Your evaluation and due diligence processes are as important as it has always been in these circumstances.
If you have robust social procurement requirements, strong evaluation criteria, purposeful due diligence, and a contract management approach that's s proactive and built on mutual trust and transparency with your supplier(s), your ability to be confident in contract delivery, including those social outcomes will always be higher.
Key elements to look out for – accreditation and certification; sample/examples of success or trials, case studies or industry awards; visibility of objectives or outcomes, i.e., are mission statements or targets publicly available; evidence of authentic partnership, i.e., testimonials, reviews from communities or other supply chain partners. Any of these elements are requirements in a tender process. Activities that form part of your due diligence seek to reaffirm anything stated in a tender to be delivered on in a contract. We've seen examples globally of a great tender being written due to an employed and highly skilled tender writer with no understanding of what has happened or will happen on the ground. When it comes to partnership or social impact initiatives with minority groups, it is critical that they have a voice in evidencing how genuine and mutually beneficial that partnership was.
We often see generic policy, which creates generic procurement application, which guarantees generic tender responses and outcomes that are not fit-for-purpose for the communities they are meant to impact positively. In addition, broad-brush stroke approaches to social procurement leave the door of greenwashing, de-prioritisation of outcomes and vague or incomplete reporting wide open.
4. What are some of the key challenges you face with social procurement, and how can the supply chain and procurement industry overcome them?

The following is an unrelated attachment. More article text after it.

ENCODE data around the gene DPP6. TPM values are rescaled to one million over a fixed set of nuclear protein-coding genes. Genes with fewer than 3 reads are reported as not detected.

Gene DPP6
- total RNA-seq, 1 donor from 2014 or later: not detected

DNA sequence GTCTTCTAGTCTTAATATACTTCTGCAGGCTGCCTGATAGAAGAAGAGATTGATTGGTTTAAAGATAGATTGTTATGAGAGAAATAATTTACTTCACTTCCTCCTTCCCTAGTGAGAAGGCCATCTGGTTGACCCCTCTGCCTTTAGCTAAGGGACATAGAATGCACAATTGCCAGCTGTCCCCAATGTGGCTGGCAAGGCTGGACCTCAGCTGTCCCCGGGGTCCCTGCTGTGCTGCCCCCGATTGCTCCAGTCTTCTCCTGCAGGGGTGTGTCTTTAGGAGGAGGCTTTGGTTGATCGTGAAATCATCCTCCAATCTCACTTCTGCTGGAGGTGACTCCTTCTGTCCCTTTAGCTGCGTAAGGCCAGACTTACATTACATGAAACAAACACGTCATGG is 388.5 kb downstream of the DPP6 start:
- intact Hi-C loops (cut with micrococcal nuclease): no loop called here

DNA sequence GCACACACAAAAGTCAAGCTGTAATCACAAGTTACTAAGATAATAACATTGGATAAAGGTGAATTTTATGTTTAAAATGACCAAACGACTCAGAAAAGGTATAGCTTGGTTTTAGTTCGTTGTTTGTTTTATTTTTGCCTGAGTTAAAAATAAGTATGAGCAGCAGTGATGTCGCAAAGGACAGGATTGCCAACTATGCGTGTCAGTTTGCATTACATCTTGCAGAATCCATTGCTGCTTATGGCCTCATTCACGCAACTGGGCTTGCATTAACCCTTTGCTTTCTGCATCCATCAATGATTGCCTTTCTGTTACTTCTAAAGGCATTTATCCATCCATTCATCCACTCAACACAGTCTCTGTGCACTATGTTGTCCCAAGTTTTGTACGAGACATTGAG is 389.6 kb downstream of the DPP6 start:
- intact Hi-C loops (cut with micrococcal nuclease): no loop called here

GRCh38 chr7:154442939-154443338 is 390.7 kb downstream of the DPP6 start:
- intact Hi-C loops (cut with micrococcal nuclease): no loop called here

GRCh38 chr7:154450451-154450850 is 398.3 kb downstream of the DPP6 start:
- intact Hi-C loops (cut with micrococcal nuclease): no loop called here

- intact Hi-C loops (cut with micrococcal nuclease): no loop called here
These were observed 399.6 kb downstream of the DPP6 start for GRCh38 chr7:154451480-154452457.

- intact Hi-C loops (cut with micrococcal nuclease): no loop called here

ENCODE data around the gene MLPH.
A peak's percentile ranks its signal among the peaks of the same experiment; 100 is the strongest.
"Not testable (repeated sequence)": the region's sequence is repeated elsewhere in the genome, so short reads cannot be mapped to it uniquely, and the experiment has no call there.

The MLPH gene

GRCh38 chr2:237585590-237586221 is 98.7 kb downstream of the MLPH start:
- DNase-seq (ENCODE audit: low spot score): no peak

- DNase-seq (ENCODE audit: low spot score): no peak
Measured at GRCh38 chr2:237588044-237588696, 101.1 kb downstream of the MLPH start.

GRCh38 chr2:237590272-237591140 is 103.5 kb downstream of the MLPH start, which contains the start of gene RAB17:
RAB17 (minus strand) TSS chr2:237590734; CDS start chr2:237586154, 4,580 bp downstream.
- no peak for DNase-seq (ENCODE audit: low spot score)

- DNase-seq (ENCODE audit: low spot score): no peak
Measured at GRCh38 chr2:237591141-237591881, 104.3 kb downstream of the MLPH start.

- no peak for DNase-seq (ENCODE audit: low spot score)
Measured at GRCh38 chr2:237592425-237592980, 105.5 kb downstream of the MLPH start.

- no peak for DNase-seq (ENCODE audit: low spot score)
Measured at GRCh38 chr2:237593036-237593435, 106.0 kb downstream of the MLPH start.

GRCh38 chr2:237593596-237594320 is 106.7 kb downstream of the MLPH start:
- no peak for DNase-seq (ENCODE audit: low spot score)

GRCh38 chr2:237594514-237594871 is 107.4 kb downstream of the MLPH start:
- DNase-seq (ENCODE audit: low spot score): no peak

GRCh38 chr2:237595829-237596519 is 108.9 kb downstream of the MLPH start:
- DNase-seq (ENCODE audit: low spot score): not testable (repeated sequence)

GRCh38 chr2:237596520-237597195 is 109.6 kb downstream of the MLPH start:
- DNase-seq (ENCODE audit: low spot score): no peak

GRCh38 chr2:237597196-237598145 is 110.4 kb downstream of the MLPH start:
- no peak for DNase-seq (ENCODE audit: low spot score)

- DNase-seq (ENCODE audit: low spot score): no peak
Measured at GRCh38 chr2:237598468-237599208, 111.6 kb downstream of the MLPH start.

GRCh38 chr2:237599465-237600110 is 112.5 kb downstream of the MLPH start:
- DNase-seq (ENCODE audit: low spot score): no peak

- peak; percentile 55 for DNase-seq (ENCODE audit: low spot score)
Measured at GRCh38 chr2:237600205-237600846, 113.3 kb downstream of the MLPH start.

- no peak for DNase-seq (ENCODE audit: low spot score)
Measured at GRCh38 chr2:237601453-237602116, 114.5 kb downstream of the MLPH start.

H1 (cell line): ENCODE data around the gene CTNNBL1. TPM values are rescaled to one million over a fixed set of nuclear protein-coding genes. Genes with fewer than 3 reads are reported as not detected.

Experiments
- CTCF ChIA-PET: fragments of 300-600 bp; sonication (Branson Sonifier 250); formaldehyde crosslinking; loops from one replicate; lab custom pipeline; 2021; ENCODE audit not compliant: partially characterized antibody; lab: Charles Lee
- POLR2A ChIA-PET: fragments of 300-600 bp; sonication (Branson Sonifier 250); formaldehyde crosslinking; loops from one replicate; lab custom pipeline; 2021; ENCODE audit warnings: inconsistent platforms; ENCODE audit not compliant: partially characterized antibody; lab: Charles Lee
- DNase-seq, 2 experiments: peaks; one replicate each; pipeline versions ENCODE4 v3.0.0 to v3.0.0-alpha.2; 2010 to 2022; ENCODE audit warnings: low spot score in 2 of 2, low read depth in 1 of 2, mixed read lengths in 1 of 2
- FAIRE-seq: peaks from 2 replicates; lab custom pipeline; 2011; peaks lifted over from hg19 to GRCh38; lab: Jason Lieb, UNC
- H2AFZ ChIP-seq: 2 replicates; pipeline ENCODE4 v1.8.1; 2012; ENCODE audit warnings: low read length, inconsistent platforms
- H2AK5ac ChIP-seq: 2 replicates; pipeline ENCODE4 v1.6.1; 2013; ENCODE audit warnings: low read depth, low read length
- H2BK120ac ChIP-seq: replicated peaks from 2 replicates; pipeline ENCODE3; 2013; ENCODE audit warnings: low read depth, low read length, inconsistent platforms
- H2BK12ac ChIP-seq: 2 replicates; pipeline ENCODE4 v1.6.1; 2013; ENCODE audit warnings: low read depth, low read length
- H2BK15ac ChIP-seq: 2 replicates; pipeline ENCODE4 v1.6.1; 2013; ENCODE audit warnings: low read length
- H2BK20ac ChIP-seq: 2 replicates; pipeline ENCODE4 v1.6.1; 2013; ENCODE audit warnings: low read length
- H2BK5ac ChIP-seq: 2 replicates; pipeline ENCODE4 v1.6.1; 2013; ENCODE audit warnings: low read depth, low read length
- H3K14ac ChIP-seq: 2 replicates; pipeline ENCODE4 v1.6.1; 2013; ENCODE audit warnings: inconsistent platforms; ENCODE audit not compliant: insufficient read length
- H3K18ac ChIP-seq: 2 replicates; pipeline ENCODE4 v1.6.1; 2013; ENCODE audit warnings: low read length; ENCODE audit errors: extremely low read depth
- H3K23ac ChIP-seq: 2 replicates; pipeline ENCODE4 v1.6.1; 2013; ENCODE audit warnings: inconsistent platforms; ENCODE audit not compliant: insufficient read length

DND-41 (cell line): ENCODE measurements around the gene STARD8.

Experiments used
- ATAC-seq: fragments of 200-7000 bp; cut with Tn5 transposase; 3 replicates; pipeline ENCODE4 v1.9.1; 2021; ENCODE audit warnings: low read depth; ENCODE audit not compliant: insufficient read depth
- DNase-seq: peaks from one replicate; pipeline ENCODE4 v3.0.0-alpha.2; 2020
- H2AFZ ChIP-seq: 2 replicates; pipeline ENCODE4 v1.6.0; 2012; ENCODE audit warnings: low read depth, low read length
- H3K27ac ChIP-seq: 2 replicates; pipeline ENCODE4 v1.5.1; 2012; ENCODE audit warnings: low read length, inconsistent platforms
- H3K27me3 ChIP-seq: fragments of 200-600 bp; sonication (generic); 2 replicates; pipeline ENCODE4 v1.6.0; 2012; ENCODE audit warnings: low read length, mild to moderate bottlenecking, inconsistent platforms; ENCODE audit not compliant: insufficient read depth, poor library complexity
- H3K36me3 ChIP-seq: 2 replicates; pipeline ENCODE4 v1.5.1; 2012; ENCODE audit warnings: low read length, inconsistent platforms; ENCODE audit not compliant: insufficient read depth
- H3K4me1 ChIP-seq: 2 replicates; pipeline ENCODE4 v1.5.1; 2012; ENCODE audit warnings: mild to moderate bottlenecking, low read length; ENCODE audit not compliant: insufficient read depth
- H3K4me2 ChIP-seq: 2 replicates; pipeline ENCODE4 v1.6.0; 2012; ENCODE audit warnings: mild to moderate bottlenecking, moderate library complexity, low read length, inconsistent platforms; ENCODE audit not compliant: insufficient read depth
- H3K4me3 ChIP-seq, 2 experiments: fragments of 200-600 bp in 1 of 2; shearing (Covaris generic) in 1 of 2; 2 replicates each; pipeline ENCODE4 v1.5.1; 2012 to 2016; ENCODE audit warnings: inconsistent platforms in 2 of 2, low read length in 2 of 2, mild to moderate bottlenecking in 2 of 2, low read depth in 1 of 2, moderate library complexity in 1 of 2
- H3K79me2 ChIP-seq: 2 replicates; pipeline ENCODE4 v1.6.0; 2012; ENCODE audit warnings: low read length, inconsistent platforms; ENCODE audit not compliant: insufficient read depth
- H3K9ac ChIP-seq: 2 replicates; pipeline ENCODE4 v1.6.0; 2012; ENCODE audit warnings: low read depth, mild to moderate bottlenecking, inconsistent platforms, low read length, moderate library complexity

It would come as no surprise that resourcing is a challenge – on both the procurement side and the supplier side – finding people who understand and are committed to social procurement as a growth field/emerging career path. However, we can overcome this through more investment by procurement functions and suppliers in their social procurement resources and upskilling people. This creates a greater pool of resources for the whole social procurement sector and uplifts practice across the globe.
The other key challenge is strategic direction tension – how many 'strategic' things is your organisation trying to do at once? Procurement at the best of times can have difficulties with visibility across organisations. Despite the meaningful impact and positive legacy social procurement can have, it still depends on buy-in and activation from key people. Senior leadership, procurement leadership, champions across the organisation outside of the procurement team. It needs to be clear that social procurement is critical, gets the visibility and backing it requires to succeed, and feeds into other strategic directives the organisation has to limit the tension between other directives.
5. What's next? What can procurement professionals do to ensure ongoing support of social procurement?
I’d challenge the thinking that social enterprises are the only means to achieve social procurement – you’ve got two options—the direct and indirect approach. The direct approach is contracting with social enterprises or other diverse social impact-model businesses whose establishment has a direct social impact cause their business is centred around. The other option is the indirect approach, which utilises everyone else in the market who is not a social enterprise type supplier to achieve social outcomes. The indirect approach requires more effort, collaboration, and focus because outcomes generated will likely be in addition to the core business instead of a social enterprise business where they're embedded in the core business.
The construction and infrastructure sector has been a great example globally of how contracting with non-social enterprise businesses to achieve social outcomes like job creation, community impact initiatives, indigenous partnerships, wellbeing activities, or diversity initiatives has succeeded. However, you can create a mixed approach requiring a prime contractor to sub-contractor partner with a social enterprise to leverage size, scale, and core business to achieve social outcomes. Typically, large businesses have more resource and capital to draw on to achieve these outcomes, so should always be considered alongside social enterprises to create long-term, meaningful social impact.
Join us at Women in Procurement & Supply Chain, 8-10 March to hear more from Alice Bray during her session: International Keynote: Unlocking positive impact through social procurement.
Join the the conversation on all the procurement issues of today, and tomorrow: social and sustainable procurement, diversity measures in the supply chain, risk management, governance, technology for more efficient and agile transactions and collaboration, as well as how to develop and improve the crucial leadership, negotiation, critical thinking and relationship skills this unique function needs to harness to succeed.
Register today or give us a call on +61 (0)2 9977 0565.